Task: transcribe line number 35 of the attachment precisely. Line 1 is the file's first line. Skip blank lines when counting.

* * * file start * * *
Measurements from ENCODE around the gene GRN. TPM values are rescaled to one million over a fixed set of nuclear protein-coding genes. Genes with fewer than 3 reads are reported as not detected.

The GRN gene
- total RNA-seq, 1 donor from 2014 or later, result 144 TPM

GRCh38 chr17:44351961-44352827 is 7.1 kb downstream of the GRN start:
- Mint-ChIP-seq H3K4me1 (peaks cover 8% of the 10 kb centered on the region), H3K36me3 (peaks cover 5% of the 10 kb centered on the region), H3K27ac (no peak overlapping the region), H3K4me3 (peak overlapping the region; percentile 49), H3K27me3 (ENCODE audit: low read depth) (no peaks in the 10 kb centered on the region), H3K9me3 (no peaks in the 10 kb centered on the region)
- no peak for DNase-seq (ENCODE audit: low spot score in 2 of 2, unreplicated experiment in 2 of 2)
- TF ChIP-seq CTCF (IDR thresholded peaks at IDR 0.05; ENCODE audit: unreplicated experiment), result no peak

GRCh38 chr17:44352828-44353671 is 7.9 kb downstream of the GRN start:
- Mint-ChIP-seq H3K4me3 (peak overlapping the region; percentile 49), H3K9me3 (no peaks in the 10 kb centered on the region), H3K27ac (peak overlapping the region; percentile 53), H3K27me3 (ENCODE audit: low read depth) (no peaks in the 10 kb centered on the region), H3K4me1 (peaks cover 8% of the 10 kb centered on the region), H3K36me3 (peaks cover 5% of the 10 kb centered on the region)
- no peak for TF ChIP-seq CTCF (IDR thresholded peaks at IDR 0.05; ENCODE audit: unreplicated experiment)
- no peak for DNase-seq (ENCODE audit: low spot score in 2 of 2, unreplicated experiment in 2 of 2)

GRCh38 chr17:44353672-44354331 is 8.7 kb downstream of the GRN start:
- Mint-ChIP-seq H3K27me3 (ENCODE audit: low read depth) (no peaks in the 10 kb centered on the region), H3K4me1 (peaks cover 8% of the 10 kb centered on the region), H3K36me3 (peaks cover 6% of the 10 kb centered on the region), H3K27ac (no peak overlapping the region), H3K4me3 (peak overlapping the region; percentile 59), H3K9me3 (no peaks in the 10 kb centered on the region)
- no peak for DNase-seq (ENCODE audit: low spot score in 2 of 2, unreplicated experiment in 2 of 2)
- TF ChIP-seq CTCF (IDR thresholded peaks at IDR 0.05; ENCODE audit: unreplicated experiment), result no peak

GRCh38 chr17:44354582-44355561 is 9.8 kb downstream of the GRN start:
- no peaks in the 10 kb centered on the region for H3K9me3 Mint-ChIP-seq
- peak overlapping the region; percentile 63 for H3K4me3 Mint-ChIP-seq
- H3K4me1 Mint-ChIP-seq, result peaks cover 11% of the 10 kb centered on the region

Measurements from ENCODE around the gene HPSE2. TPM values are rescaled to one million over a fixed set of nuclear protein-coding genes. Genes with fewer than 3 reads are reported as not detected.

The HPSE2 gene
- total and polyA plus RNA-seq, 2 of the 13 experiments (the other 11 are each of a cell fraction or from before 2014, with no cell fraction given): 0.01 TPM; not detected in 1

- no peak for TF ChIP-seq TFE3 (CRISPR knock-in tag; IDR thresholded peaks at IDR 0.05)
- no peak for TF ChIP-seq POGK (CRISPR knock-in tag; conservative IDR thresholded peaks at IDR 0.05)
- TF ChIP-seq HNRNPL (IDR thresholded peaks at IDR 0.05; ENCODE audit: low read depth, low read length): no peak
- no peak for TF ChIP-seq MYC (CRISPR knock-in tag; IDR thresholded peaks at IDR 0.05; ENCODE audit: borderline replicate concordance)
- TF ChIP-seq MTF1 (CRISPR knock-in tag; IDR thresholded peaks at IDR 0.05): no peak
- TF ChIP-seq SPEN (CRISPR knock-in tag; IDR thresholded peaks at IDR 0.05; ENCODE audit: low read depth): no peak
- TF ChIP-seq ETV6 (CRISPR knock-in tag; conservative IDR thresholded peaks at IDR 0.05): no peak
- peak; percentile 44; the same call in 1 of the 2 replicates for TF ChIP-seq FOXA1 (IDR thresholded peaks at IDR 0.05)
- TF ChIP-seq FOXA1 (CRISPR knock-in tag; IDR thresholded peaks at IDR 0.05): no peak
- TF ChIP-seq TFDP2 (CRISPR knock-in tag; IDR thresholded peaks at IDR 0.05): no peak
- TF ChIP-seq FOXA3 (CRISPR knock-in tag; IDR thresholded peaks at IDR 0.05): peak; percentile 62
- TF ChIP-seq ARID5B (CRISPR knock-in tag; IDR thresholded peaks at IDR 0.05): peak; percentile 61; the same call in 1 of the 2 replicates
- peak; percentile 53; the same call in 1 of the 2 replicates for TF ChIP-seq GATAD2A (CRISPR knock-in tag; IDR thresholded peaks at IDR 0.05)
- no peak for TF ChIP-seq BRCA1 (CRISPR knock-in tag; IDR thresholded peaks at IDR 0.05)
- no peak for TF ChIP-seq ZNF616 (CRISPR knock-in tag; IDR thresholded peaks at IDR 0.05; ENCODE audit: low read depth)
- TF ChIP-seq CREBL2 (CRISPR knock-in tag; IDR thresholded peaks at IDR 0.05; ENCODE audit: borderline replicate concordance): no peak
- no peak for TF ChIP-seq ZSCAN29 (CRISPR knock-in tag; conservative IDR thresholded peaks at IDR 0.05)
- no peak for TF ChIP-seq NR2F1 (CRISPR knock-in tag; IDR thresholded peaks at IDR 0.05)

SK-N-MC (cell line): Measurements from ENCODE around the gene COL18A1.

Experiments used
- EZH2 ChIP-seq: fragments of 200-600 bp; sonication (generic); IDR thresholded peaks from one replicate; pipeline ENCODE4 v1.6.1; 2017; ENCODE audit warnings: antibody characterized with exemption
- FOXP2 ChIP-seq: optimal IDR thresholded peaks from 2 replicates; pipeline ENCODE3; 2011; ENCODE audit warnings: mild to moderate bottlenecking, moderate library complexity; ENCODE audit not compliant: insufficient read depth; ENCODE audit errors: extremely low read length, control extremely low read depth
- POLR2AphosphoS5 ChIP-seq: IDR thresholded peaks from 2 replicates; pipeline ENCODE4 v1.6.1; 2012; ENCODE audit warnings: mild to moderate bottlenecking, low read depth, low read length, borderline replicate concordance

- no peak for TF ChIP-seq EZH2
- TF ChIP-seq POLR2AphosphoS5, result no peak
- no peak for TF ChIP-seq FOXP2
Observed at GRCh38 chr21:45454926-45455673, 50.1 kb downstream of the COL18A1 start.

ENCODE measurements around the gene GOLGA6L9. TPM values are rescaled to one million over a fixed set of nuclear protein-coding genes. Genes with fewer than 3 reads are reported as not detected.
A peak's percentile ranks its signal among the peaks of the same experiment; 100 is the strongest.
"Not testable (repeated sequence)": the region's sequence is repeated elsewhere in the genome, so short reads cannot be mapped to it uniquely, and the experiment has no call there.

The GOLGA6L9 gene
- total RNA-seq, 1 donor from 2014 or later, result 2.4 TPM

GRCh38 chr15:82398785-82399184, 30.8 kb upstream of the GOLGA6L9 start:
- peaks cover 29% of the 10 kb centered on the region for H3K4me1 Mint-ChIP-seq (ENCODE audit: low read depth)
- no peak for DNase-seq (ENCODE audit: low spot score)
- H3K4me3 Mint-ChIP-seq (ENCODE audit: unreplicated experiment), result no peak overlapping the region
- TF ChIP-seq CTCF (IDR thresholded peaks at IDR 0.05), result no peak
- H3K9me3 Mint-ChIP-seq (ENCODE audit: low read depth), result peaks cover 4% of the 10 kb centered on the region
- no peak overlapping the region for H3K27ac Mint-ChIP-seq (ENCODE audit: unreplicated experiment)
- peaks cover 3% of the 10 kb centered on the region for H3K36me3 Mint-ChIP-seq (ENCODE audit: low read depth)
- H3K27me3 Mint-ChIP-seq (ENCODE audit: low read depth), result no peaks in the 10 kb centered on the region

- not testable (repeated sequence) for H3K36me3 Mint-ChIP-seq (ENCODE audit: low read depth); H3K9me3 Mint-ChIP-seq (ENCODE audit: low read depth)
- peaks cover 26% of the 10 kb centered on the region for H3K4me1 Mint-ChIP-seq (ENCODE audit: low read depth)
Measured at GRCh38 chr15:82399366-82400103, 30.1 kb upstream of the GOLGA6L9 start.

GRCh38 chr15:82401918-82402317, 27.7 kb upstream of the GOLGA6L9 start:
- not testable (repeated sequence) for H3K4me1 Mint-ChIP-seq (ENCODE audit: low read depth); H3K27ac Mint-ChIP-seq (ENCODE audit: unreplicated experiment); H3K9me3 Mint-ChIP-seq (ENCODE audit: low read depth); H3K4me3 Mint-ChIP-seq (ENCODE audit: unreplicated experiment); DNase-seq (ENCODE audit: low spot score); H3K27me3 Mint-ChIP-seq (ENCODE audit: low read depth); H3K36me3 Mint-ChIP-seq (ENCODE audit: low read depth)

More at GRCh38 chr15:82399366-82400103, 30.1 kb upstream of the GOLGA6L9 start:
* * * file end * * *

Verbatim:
- peak; percentile 53; the same call in 1 of the 2 replicates for TF ChIP-seq GATAD2A (CRISPR knock-in tag; IDR thresholded peaks at IDR 0.05)